Donald Clarke

Whingeing about cinema and real life since 2009

50 years, 50 films Vol II: Duck Soup (1933)

We sink into the deepest days of the US depression with the greatest film from a team of anarchic geniuses

Sat, Aug 8, 2015, 22:13


We will, of course, begin with Jean-Luc Godard. It does seem as if the great man really did say:¬†”Je suis Marxiste, tendance Groucho.” I guess there was more to it than an expression of affection for the Marx brothers and an attempt to sideswipe left-wing followers (it was more fashionable to call oneself a Maoist in 1968, you see). Though Groucho famously avoided clubs that would have him, there is some kind of unifying philosophy to the Marx Brothers’ comedy. Over anything else, it has to do with an absolute distrust of all sorts of authority. You also get that in Chaplin, Sturges and Lubitsch. But, in the films of the Brothers, disrespect is the transmission that powers the vehicle forward. All politicians, policemen and administrators are there merely to give Groucho and the rest something to play off.

Duck Soup is, nonetheless, probably the only one of the Marx Brothers films that counts as satire. It is now the most celebrated. The films that came before are a little rough and ready. Later MGM movies such as Night at the Opera and Day at the Races are, perhaps, just a little too in thrall to Hollywood values: the distracting romance; the big production numbers. Duck Soup is, to paraphrase Goldilocks, just right. Indeed, it is perfect.

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This is, of course, the one where Margaret Dumont — Groucho’s perennial, and allegedly bemused, foil — offers the imaginary country of Freedonia many millions if they appoint the gorgeously named Rufus T Firefly as its leader. Rufus is, of course, Groucho and he has never been naughtier nor more more swift of thought. The Groucho character (always pretty much the same) likes money, food, drink and sex. Or does he? One gets the sense that he actually enjoys the pursuit of those things more than the pleasure derived. Groucho is all about the wanting and the getting. His two most common companions are also full of desire, but Harpo and Chico concern themselves more often with the art of diversion and deviation. They cannot see a stick without playing a stick game. One famous such diversion here sees Harpo aping Groucho’s movements¬†in a missing mirror. It’s actually a classic music hall “bit” and, as such, stands in for a host of such routines that the brothers imported from their stage act.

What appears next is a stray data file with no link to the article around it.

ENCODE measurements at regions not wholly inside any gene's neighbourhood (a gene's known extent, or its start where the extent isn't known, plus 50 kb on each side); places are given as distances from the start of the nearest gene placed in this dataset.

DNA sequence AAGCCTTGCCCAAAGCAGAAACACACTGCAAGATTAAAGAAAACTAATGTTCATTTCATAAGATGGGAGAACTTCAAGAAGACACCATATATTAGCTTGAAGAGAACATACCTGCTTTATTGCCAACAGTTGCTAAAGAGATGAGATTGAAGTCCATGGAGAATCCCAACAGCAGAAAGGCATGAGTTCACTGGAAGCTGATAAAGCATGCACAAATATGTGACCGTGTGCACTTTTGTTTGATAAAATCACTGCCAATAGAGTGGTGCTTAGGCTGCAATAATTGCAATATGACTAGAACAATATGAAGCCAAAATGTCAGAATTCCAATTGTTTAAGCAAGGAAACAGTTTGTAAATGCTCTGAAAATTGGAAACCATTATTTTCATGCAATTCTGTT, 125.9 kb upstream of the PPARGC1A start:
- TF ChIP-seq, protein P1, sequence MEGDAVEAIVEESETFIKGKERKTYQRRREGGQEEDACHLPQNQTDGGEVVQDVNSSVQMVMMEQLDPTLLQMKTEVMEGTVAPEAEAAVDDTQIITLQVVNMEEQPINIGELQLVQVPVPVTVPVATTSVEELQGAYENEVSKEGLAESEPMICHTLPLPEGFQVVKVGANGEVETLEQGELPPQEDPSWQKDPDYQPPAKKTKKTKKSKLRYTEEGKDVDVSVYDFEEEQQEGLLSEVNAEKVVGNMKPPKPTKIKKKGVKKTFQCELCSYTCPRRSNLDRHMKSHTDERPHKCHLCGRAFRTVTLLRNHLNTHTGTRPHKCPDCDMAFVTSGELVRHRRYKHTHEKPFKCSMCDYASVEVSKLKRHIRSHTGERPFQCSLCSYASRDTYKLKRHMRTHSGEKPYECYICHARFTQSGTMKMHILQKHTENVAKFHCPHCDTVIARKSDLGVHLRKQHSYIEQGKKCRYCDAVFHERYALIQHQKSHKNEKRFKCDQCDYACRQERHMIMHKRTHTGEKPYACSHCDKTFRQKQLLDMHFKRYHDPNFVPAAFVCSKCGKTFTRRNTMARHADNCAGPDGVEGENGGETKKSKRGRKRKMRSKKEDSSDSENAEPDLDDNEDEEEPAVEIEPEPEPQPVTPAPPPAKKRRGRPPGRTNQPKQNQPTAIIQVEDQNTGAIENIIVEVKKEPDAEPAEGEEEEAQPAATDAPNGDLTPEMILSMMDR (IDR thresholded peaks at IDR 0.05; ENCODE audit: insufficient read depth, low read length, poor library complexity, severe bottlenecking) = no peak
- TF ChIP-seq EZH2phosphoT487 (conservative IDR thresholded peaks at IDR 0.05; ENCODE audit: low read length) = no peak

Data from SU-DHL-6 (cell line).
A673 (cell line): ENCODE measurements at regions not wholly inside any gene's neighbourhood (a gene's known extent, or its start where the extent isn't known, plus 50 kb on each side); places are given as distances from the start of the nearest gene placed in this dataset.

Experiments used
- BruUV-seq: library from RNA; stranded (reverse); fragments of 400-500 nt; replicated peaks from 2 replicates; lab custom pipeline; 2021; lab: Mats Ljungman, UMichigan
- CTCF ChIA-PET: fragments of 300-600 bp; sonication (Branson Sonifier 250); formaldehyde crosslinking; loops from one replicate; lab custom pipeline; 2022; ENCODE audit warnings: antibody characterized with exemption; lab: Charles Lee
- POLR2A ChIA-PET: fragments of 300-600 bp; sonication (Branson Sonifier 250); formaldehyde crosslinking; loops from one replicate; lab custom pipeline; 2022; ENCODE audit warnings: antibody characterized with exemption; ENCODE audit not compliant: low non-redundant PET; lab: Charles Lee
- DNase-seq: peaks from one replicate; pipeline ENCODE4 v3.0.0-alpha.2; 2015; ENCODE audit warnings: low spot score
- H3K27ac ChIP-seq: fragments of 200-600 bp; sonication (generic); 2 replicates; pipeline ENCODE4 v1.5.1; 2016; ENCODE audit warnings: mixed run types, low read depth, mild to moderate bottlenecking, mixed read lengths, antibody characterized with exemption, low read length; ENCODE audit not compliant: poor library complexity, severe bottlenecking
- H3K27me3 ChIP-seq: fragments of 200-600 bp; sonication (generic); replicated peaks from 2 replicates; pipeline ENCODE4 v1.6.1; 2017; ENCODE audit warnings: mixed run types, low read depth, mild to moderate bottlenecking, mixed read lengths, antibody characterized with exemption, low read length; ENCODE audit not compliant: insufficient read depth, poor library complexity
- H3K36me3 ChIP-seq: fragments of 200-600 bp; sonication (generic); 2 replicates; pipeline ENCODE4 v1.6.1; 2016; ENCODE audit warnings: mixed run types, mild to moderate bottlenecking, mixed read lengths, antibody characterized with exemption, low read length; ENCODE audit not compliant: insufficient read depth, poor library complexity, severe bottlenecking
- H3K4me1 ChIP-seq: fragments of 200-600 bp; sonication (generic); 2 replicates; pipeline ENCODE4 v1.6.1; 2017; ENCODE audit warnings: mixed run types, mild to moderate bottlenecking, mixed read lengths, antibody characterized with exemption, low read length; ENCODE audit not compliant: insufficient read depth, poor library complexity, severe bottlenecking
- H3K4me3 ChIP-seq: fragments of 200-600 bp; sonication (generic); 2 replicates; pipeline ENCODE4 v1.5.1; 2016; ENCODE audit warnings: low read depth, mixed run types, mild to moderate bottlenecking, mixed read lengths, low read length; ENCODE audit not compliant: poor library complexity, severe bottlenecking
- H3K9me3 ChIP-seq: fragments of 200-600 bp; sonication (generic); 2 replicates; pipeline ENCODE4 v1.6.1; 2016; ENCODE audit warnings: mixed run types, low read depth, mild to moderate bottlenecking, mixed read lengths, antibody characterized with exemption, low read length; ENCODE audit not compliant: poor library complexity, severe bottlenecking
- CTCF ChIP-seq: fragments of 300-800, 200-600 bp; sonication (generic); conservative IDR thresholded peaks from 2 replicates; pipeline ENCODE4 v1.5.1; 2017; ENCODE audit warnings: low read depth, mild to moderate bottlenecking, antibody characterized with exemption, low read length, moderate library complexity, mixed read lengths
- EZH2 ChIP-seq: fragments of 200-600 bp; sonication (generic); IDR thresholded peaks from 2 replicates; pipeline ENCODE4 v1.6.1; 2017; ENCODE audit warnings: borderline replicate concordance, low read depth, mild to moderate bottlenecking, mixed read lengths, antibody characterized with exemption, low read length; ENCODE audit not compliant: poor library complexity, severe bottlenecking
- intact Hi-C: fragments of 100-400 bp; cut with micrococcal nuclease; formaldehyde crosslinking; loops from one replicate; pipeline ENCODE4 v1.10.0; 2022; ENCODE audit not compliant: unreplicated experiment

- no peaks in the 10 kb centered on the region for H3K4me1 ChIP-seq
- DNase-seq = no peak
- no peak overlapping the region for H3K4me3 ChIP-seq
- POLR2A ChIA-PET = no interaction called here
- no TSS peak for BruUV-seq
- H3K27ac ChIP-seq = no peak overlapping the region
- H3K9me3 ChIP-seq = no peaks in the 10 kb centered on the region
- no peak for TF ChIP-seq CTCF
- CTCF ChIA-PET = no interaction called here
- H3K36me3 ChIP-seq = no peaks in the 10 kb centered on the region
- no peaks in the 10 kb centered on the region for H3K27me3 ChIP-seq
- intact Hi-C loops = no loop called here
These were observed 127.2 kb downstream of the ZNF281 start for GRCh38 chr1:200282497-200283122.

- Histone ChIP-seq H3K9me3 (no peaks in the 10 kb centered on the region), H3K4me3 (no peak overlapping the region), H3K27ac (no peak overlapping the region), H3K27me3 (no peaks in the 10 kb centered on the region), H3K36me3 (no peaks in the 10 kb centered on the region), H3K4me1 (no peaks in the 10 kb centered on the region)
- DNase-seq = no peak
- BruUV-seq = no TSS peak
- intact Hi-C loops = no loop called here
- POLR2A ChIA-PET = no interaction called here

Duck Soup, a comic assault on the notion of the mad despot, came, of course, at a time when mad despots were much in the news and when their actions were ceasing to be funny. The film also emerges at a point in American history when — unusually for that country — government was coming to look like a very good thing to its people. Franklin Delano Roosevelt had just been elected and the New Deal was set to work its way towards an alleviation of the depression. I mention all this for reason. Duck Soup has, as we mentioned above, become the most critically adored of the Brothers’ films. It’s the one that Woody Allen goes to watch when he gets over his mortal depression in Hannah and Her Sisters. It appears in endless academic papers on the politics of comedy (and the comedy of politics). Yet it was the least financially successful of their films for Paramount.

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David Thomson has implied that the political atmosphere may have counted against it at the box office. I doubt that. It seems to me that, though we scowl now, MGM was probably quite wise to flog the Marx Brothers’ comedy in more conventional packages. Duck Soup’s brilliance is bound up with its undeniable oddness. No other film featuring the boys so adroitly accommodated the internal madness of their sketches within an equally bizarre external structure. We should not be surprised. There was a brilliant team of writers on board. Herman J. Mankiewicz produced. The great Leo McCarey was behind the megaphone. Hang on a moment! We made a firm rule that no two pictures in this series would have the same director. Wasn’t McCarey’s Make Way for Tomorrow mentioned a few episodes ago? It was. But we couldn’t leave out the Marx Brothers and, well, you wouldn’t really call Duck Soup an auteur work. Would you? Anyway, McCarey manages what Hitchcock, Hawks, Godard and Tarkovsky failed to do. So there.

For 1933 we also considered Baby Face, Dinner at Eight, 42nd Street, King Kong, The Invisible Man, Queen Christina and She Done Him Wrong. Read the whole series here.